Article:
The judgment seems obsessed with balancing the competing rights of the gay community not to suffer discrimination in service, against the religious beliefs of the Registrar. I believe that not only does it get that balance wrong, but further that a balancing exercise simply isn’t appropriate, and as an approach necessarily involves a value judgment on one set of values over another however much the tribunal emphasises it isn’t making one. The correct test is whether the prohibition of discrimination by its staff is a proportionate means of achieving a legitimate objective. At no stage does the tribunal reach a conclusion on whether or not it is, it simply finds that the employer failed to take notice of Ladele’s religious rights. Whilst that might go to the proportionality the tribunal doesn’t state this, it simply phrases the employer’s failure as a behavioural deficiency. Most striking is the way it records the employer’s submission that if a registrar was compelled to perform mixed-race marriages then this would certainly be a legitimate aim, yet doesn’t say itself whether or not it agrees. In a way, the tribunal seems to be saying that insufficient notice being taken of the employee in these particular facts is enough to make the means disproportionate. But it doesn’t follow that with saying  (a) what account the employer should have taken of her religious beliefs or (b) if it had taken sufficient account of her beliefs whether it could then have proceeded to reach the same conclusion in any case.

Justification is the central point of the whole case, and I think is insufficiently reasoned. But more on Meek in a moment.

Harassment

I’m left a little unclear as to what conduct is seen to consitute harassment. The tribunal seems to have jumped from saying that since the employer’s behaviour was found to consitute discrimination, if it had the effect of violating Ladele’s dignity or creating an intimidating, hostile, degrading, humiliating or offensive environment then it must also be harassment. There is no reference to whether or not any action had that effect.

The tribunal seem to be taking the detriments regarding the disciplinary process they find under direct discrimination together with the action of the gay members of staff in calling her homophobic.

Meek compliance

As I hope I’ve made clear above, there’s a real argument to make that the tribunal’s reasons fail to identify:

(a) the issues which the tribunal has identified as being relevant to the claim;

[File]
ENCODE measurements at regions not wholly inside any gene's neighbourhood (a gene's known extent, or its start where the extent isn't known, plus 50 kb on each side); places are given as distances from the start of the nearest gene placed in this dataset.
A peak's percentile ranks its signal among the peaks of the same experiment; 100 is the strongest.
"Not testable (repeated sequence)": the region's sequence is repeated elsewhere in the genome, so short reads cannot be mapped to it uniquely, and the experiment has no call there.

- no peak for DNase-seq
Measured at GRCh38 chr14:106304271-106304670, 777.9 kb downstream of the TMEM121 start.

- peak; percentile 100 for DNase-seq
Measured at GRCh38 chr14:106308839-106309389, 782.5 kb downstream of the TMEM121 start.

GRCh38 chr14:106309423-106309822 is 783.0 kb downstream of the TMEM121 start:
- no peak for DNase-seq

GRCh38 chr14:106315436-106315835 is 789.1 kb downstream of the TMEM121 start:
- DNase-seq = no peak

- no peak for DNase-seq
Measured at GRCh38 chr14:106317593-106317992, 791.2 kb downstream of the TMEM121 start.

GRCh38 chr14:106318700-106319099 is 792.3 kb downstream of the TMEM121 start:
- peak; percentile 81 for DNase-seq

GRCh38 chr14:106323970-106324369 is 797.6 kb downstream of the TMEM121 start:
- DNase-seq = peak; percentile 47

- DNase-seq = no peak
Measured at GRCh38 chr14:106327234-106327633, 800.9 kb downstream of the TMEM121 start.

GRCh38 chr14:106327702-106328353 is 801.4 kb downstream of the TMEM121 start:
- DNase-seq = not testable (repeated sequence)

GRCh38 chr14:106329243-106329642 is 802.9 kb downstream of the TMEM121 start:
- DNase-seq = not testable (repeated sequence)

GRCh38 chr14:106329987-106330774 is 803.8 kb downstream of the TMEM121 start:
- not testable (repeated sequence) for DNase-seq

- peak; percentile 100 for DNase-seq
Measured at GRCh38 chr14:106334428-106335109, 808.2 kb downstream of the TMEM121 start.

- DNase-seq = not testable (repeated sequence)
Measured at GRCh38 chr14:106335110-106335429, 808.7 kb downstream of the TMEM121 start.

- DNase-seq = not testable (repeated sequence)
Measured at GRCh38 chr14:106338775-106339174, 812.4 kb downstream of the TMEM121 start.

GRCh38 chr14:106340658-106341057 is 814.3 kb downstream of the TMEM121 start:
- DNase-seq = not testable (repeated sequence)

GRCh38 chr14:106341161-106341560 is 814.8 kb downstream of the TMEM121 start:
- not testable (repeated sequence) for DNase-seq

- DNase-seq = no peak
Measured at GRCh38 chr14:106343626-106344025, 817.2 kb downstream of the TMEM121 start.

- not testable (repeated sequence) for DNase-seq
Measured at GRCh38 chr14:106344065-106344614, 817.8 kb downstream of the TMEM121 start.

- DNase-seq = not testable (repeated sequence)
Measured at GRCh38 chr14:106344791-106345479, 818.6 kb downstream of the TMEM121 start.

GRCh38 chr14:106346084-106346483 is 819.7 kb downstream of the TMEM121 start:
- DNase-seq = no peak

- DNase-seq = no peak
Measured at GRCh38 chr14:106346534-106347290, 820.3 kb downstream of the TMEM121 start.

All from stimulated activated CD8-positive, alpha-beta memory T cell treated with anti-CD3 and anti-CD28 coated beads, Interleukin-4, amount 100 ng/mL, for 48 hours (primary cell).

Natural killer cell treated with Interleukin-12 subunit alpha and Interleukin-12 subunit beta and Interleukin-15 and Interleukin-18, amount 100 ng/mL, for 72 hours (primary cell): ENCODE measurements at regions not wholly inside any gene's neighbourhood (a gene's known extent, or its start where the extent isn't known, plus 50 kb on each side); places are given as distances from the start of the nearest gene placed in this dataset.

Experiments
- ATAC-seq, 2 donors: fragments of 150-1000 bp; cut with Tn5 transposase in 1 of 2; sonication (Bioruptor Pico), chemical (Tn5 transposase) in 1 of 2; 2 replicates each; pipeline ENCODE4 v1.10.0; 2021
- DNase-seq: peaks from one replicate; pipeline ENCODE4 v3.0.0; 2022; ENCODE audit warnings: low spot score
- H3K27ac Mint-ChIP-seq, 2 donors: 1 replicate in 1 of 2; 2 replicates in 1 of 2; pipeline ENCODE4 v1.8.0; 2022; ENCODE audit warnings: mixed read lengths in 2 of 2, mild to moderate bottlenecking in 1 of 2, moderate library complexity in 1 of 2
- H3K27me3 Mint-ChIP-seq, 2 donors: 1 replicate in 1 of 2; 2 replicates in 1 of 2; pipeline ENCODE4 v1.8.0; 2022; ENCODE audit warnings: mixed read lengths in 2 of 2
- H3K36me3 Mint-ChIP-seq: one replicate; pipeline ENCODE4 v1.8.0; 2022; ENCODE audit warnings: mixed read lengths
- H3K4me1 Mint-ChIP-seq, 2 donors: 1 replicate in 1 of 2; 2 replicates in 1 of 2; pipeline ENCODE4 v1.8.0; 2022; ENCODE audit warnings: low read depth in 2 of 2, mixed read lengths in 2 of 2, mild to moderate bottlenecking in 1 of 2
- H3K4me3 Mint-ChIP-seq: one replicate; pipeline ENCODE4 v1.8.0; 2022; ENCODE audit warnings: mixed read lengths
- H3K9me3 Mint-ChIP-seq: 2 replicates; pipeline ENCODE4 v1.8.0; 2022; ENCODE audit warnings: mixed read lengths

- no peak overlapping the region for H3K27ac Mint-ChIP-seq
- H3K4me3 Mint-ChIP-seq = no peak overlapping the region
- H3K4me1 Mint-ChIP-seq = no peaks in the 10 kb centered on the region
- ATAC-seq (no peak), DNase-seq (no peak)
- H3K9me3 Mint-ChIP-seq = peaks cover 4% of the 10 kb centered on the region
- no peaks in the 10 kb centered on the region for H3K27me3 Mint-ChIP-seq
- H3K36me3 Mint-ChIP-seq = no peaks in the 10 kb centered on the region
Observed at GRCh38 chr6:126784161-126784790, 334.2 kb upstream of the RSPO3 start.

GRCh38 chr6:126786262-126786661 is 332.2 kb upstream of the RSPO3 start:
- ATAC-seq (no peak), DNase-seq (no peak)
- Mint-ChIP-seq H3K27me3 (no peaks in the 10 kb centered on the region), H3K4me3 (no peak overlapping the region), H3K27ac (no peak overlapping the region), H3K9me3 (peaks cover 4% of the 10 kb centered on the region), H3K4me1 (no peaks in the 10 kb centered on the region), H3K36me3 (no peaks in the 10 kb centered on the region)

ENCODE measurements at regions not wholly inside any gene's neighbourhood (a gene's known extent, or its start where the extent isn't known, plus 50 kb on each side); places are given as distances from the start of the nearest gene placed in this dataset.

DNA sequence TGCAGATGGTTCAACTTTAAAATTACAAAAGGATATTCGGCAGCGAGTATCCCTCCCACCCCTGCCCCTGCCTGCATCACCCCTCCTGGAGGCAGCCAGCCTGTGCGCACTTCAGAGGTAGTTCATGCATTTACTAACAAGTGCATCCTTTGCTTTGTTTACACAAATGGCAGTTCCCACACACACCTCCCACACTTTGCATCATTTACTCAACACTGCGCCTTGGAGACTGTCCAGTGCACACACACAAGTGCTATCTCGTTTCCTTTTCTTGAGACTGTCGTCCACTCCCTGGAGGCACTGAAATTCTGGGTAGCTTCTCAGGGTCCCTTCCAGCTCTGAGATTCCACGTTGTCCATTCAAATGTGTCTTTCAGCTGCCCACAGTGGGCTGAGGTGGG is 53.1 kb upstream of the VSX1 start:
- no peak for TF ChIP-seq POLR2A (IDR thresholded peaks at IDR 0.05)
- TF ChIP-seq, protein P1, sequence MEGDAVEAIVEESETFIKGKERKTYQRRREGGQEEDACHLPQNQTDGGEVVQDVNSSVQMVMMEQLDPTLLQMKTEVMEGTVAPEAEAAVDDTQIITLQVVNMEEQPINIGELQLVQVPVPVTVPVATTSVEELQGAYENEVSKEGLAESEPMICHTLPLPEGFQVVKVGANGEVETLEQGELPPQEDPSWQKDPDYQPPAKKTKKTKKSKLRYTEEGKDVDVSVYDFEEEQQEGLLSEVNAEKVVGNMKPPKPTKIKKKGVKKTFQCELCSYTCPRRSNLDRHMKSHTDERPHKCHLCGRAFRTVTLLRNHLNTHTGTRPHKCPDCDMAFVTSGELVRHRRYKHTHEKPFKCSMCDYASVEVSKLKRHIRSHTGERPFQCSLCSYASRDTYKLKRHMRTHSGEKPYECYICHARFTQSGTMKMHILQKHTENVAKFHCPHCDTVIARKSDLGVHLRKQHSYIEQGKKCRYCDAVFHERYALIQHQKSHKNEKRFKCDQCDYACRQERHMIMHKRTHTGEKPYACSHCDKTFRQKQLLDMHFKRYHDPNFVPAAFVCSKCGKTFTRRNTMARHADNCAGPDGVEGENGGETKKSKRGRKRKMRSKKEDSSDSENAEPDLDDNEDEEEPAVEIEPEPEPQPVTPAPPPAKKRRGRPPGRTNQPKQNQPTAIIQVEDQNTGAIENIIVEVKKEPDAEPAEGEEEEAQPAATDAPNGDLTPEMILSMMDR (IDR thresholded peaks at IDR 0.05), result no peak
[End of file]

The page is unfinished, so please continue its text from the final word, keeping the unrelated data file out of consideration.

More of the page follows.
(b) if some identified issues were not determined, what those issues were and why they were not determined;
(c) findings of fact relevant to the issues which have been determined;
(d) a concise statement of the applicable law;
(e) how the relevant findings of fact and applicable law have been applied in order to determine the issues

And that means that it’s not a valid judgment at all.

I’m also shocked that McClintock isn’t referenced at all during the judgment, being the only reported decision under the regulations at a conflict between a public servant’s beliefs and his job description.

Conclusion

This decision is certain to head for the EAT, and I don’t think I’m being unfair if I say that it will attract criticism for its reasoning. This is understandably an emotive issue, and it was incumbent on the tribunal to properly explore the issue of justification.

My greatest concern at the tribunal’s reasoning comes from para 63:

Ms Ladele was described as homophobic by Dion and Viktoria. Mr Lynch, by his own admission, did not ask Dion and Viktoria to consider whether they were discriminating against Ms Ladele on the grounds of her religion or belief. The Respondent throughout the evidence, made clear that they considered Ms Ladele’s refusal to celebrate civil partnerships as discrimination by her on the grounds of sexual orientation. Ms Ladele does not accept that she was homophobic. She had a good work record in dealing with all the people with whom she came into contact. She had regularly dealt with all members of the lesbian, gay, bisexual and transsexual community with whom she had come into contact except in connection with Civil Partnership arrangements. She has suffered a detriment.

Ladele’s attitude is effectively “I’m not homophobic, I just don’t think they should get married.” Not only does the tribunal blithely agree with her, it also concludes that a religious basis for the view discounts it from being homophobia, and that discrimination law should cushion her from being challenged on her views about others. And it does this without any discussion at all.

This is not only a wrong decision, it is a dangerous and prejudiced decision.